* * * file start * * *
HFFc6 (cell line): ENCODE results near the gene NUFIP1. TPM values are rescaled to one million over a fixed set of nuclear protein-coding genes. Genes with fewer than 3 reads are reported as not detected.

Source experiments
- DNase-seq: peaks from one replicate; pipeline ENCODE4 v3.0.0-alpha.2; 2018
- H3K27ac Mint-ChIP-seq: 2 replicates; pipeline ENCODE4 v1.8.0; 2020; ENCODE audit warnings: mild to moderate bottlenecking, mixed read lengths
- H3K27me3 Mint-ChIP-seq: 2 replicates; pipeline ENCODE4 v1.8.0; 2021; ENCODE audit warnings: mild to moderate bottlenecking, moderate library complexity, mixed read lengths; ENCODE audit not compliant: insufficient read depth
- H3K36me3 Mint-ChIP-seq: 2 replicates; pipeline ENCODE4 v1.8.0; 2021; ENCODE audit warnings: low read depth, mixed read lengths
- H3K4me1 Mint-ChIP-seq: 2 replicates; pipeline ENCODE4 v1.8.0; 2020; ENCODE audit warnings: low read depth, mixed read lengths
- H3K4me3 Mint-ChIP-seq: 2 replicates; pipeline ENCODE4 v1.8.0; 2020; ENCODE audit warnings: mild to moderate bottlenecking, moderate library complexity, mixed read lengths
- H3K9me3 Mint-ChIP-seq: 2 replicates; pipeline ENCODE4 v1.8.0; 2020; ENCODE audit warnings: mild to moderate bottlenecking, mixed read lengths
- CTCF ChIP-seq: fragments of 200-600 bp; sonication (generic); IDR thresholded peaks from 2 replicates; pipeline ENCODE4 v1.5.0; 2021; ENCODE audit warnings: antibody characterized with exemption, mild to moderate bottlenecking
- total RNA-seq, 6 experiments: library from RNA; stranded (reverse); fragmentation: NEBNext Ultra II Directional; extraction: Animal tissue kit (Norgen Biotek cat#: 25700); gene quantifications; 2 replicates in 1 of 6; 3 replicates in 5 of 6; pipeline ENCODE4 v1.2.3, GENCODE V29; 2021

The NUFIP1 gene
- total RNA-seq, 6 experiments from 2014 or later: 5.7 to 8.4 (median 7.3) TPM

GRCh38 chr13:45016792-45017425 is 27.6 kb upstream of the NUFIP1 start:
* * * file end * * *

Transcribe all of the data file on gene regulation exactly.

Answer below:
HFFc6 (cell line): ENCODE results near the gene NUFIP1. TPM values are rescaled to one million over a fixed set of nuclear protein-coding genes. Genes with fewer than 3 reads are reported as not detected.

Source experiments
- DNase-seq: peaks from one replicate; pipeline ENCODE4 v3.0.0-alpha.2; 2018
- H3K27ac Mint-ChIP-seq: 2 replicates; pipeline ENCODE4 v1.8.0; 2020; ENCODE audit warnings: mild to moderate bottlenecking, mixed read lengths
- H3K27me3 Mint-ChIP-seq: 2 replicates; pipeline ENCODE4 v1.8.0; 2021; ENCODE audit warnings: mild to moderate bottlenecking, moderate library complexity, mixed read lengths; ENCODE audit not compliant: insufficient read depth
- H3K36me3 Mint-ChIP-seq: 2 replicates; pipeline ENCODE4 v1.8.0; 2021; ENCODE audit warnings: low read depth, mixed read lengths
- H3K4me1 Mint-ChIP-seq: 2 replicates; pipeline ENCODE4 v1.8.0; 2020; ENCODE audit warnings: low read depth, mixed read lengths
- H3K4me3 Mint-ChIP-seq: 2 replicates; pipeline ENCODE4 v1.8.0; 2020; ENCODE audit warnings: mild to moderate bottlenecking, moderate library complexity, mixed read lengths
- H3K9me3 Mint-ChIP-seq: 2 replicates; pipeline ENCODE4 v1.8.0; 2020; ENCODE audit warnings: mild to moderate bottlenecking, mixed read lengths
- CTCF ChIP-seq: fragments of 200-600 bp; sonication (generic); IDR thresholded peaks from 2 replicates; pipeline ENCODE4 v1.5.0; 2021; ENCODE audit warnings: antibody characterized with exemption, mild to moderate bottlenecking
- total RNA-seq, 6 experiments: library from RNA; stranded (reverse); fragmentation: NEBNext Ultra II Directional; extraction: Animal tissue kit (Norgen Biotek cat#: 25700); gene quantifications; 2 replicates in 1 of 6; 3 replicates in 5 of 6; pipeline ENCODE4 v1.2.3, GENCODE V29; 2021

The NUFIP1 gene
- total RNA-seq, 6 experiments from 2014 or later: 5.7 to 8.4 (median 7.3) TPM

GRCh38 chr13:45016792-45017425 is 27.6 kb upstream of the NUFIP1 start: